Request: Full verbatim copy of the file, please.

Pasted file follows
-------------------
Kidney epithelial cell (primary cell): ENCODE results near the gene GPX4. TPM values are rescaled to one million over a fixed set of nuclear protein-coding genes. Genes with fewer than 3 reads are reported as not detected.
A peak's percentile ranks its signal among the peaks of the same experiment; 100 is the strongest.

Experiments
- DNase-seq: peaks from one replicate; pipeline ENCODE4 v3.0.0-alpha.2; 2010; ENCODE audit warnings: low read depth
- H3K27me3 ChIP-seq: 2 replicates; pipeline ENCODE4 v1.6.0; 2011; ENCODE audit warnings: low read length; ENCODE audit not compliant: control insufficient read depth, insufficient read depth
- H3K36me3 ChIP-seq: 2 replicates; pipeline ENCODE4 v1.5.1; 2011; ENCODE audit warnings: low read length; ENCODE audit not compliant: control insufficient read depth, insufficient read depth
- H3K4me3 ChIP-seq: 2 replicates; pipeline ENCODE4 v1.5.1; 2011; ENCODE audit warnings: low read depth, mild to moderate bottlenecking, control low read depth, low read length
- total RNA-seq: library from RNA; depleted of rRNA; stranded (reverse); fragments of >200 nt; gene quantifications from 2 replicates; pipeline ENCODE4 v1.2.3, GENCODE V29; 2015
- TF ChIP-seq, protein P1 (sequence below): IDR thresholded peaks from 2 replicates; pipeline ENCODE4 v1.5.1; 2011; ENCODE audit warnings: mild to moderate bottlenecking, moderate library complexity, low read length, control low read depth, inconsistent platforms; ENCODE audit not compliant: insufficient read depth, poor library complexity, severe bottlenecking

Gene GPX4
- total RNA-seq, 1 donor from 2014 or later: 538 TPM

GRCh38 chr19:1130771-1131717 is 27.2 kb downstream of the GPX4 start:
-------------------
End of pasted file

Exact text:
Kidney epithelial cell (primary cell): ENCODE results near the gene GPX4. TPM values are rescaled to one million over a fixed set of nuclear protein-coding genes. Genes with fewer than 3 reads are reported as not detected.
A peak's percentile ranks its signal among the peaks of the same experiment; 100 is the strongest.

Experiments
- DNase-seq: peaks from one replicate; pipeline ENCODE4 v3.0.0-alpha.2; 2010; ENCODE audit warnings: low read depth
- H3K27me3 ChIP-seq: 2 replicates; pipeline ENCODE4 v1.6.0; 2011; ENCODE audit warnings: low read length; ENCODE audit not compliant: control insufficient read depth, insufficient read depth
- H3K36me3 ChIP-seq: 2 replicates; pipeline ENCODE4 v1.5.1; 2011; ENCODE audit warnings: low read length; ENCODE audit not compliant: control insufficient read depth, insufficient read depth
- H3K4me3 ChIP-seq: 2 replicates; pipeline ENCODE4 v1.5.1; 2011; ENCODE audit warnings: low read depth, mild to moderate bottlenecking, control low read depth, low read length
- total RNA-seq: library from RNA; depleted of rRNA; stranded (reverse); fragments of >200 nt; gene quantifications from 2 replicates; pipeline ENCODE4 v1.2.3, GENCODE V29; 2015
- TF ChIP-seq, protein P1 (sequence below): IDR thresholded peaks from 2 replicates; pipeline ENCODE4 v1.5.1; 2011; ENCODE audit warnings: mild to moderate bottlenecking, moderate library complexity, low read length, control low read depth, inconsistent platforms; ENCODE audit not compliant: insufficient read depth, poor library complexity, severe bottlenecking

Gene GPX4
- total RNA-seq, 1 donor from 2014 or later: 538 TPM

GRCh38 chr19:1130771-1131717 is 27.2 kb downstream of the GPX4 start: